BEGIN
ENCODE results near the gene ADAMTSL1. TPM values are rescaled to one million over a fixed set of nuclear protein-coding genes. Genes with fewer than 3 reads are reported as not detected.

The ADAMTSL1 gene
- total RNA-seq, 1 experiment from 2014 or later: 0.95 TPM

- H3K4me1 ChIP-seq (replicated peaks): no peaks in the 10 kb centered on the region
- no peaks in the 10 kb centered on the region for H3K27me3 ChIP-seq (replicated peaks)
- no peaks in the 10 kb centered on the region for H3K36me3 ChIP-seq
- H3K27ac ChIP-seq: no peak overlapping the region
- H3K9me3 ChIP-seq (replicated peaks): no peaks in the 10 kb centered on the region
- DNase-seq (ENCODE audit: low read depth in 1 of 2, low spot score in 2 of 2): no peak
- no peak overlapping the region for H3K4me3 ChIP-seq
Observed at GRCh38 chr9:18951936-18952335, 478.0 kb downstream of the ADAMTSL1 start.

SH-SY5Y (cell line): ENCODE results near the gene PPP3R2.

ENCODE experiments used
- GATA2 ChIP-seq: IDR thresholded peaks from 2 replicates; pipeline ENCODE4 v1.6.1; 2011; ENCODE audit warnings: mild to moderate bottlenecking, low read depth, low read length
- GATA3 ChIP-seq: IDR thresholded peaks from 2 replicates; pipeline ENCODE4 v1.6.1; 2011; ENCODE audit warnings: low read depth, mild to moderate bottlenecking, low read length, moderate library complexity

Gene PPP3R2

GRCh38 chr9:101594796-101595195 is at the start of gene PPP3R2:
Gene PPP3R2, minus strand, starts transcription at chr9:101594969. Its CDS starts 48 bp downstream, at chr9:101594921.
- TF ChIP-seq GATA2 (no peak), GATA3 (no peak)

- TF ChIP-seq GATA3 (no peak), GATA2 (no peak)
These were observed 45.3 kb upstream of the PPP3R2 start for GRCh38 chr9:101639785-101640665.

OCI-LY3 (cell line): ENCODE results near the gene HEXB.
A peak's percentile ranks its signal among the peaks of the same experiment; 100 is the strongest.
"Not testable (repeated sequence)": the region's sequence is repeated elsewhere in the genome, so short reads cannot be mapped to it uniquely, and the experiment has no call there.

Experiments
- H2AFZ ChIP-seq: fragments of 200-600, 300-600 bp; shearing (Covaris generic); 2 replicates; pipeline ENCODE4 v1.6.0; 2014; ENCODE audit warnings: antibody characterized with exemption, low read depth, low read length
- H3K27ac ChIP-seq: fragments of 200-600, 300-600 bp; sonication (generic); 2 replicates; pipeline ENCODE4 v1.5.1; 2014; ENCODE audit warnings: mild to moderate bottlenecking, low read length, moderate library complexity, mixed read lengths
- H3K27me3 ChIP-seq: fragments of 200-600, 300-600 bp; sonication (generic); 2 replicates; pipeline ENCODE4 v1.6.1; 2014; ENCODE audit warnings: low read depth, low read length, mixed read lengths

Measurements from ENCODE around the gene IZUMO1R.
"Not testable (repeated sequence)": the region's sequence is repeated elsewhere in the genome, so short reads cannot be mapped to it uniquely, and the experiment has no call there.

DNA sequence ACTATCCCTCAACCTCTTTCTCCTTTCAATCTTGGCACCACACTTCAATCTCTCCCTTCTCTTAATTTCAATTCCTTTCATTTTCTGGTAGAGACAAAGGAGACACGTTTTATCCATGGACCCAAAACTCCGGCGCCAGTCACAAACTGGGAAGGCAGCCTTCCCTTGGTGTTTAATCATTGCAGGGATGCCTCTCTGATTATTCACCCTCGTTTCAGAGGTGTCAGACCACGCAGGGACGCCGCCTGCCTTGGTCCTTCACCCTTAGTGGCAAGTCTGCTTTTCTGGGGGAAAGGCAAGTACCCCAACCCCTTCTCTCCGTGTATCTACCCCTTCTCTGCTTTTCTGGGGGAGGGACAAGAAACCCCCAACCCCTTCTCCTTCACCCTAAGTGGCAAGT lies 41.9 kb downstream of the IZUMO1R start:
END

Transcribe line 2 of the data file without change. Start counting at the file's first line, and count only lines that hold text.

The ADAMTSL1 gene